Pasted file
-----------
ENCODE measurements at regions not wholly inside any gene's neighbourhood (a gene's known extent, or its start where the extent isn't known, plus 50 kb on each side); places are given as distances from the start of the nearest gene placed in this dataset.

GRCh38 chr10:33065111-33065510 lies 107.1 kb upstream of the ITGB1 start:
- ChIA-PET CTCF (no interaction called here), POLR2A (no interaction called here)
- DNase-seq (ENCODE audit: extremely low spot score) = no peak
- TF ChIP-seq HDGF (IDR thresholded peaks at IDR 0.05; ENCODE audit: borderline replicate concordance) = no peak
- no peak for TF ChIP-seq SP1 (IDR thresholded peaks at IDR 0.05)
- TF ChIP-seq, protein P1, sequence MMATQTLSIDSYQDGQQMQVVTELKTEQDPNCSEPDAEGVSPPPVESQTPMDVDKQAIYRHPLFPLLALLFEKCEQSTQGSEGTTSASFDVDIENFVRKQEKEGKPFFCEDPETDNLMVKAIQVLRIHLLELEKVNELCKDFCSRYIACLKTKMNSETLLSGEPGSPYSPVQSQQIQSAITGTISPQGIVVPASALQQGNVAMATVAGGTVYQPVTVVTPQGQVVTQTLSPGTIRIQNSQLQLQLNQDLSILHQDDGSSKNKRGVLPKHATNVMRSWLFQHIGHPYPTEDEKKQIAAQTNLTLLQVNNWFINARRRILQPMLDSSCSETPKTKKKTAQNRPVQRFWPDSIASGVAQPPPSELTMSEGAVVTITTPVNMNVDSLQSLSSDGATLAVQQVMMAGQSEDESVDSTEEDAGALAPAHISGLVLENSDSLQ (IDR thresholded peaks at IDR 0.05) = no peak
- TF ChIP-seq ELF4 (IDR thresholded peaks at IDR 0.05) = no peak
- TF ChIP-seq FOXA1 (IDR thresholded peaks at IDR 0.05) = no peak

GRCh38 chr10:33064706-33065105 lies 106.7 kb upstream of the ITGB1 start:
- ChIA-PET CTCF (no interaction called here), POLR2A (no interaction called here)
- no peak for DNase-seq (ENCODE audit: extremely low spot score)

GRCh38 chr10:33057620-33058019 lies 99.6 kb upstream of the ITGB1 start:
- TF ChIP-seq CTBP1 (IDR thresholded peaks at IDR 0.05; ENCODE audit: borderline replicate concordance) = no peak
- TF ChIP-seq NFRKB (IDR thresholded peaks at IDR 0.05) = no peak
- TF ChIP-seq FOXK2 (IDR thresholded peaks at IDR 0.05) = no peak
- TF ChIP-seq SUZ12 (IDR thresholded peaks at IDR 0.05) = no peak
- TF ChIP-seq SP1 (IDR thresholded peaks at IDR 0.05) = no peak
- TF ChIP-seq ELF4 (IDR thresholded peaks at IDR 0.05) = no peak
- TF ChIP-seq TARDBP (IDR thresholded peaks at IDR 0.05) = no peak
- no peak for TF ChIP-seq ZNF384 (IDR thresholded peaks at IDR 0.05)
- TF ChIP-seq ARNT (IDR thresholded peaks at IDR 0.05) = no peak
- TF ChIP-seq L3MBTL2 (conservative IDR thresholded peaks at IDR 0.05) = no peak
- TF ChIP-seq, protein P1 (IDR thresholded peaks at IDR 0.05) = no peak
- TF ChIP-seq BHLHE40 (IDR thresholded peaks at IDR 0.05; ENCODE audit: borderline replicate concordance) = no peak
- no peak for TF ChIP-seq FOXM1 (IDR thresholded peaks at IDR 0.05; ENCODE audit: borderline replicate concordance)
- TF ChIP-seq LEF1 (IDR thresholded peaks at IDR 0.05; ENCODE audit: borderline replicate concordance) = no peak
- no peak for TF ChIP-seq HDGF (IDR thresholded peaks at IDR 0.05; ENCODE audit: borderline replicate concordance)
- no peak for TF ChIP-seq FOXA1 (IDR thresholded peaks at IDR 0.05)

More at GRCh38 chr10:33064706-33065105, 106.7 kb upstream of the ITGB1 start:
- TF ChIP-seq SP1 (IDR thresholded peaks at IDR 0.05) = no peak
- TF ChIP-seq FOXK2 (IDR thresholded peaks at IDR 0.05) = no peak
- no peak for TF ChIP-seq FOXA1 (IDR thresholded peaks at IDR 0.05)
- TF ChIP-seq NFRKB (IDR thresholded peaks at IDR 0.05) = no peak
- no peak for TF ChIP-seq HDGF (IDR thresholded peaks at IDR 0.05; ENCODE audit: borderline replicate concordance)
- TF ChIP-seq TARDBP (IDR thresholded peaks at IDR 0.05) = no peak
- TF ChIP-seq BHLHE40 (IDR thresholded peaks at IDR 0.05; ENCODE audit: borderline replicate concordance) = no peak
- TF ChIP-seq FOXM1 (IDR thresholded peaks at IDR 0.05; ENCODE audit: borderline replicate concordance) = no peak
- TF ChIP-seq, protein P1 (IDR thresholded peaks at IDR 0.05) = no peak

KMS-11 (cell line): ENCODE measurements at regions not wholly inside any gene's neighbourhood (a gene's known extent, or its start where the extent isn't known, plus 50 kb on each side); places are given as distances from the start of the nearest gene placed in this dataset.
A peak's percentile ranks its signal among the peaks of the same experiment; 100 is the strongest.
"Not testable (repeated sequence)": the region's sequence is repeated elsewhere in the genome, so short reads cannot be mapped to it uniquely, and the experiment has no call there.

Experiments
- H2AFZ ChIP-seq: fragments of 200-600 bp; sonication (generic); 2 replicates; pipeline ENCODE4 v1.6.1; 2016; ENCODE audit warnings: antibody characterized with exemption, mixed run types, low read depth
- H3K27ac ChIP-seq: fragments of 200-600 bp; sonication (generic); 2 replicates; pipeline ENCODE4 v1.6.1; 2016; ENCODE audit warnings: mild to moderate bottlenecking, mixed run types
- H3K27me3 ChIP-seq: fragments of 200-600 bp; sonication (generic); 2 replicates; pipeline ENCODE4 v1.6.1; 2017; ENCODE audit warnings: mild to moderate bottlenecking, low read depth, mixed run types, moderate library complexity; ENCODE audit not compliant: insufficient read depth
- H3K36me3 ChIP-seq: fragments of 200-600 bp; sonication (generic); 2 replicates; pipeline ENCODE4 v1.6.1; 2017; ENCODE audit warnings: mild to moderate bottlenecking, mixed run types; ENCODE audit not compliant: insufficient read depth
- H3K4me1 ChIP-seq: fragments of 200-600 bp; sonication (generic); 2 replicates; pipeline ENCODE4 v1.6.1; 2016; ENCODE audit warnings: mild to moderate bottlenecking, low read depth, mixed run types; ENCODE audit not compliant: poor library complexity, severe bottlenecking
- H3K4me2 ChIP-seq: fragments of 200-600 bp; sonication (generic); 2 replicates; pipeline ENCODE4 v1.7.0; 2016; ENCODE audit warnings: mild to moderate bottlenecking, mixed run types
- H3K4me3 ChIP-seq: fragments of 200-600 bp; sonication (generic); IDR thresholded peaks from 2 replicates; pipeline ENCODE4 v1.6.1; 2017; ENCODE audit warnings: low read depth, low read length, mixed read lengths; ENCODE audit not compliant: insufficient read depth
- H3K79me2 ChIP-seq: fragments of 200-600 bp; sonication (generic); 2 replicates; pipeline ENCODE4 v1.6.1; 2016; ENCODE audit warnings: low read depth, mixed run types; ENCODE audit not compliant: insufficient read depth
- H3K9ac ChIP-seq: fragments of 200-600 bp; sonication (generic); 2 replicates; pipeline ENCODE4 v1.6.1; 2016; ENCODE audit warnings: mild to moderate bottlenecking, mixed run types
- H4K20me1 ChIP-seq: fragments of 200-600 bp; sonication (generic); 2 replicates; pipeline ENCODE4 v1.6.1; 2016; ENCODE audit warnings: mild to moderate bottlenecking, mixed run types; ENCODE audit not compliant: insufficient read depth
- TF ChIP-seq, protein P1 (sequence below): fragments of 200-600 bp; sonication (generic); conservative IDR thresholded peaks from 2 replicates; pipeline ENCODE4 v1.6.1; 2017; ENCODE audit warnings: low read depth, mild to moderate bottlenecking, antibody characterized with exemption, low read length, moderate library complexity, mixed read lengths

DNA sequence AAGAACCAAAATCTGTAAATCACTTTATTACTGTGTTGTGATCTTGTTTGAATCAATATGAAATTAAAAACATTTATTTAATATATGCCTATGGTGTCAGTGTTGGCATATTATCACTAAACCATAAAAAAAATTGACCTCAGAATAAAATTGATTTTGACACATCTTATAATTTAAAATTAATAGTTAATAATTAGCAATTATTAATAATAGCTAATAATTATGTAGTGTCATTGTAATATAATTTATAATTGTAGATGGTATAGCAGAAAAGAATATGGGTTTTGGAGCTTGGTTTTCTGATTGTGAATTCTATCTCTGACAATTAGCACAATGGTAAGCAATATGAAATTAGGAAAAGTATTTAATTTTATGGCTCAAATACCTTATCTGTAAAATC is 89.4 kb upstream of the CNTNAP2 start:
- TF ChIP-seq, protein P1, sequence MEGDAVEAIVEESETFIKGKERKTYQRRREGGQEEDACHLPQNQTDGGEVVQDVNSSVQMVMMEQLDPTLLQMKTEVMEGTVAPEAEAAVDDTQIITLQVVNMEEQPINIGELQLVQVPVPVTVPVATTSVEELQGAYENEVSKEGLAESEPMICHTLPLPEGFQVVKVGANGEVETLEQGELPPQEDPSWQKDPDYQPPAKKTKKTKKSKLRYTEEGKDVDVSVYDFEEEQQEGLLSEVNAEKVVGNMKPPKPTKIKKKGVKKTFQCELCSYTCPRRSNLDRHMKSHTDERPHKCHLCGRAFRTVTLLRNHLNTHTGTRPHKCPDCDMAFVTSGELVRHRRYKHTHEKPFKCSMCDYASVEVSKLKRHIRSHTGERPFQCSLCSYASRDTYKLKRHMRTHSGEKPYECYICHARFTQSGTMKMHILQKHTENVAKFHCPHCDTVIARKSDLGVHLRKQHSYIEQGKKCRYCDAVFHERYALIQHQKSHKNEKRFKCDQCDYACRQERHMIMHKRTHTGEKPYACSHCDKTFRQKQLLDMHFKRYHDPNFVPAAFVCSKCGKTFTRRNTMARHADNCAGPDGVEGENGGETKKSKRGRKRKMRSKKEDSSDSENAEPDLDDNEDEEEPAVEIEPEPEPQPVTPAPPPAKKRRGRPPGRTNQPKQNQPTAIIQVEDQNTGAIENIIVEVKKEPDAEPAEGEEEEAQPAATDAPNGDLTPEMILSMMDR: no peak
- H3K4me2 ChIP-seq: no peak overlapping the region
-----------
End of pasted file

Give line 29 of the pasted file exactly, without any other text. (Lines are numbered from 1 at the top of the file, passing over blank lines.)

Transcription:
- no peak for TF ChIP-seq FOXA1 (IDR thresholded peaks at IDR 0.05)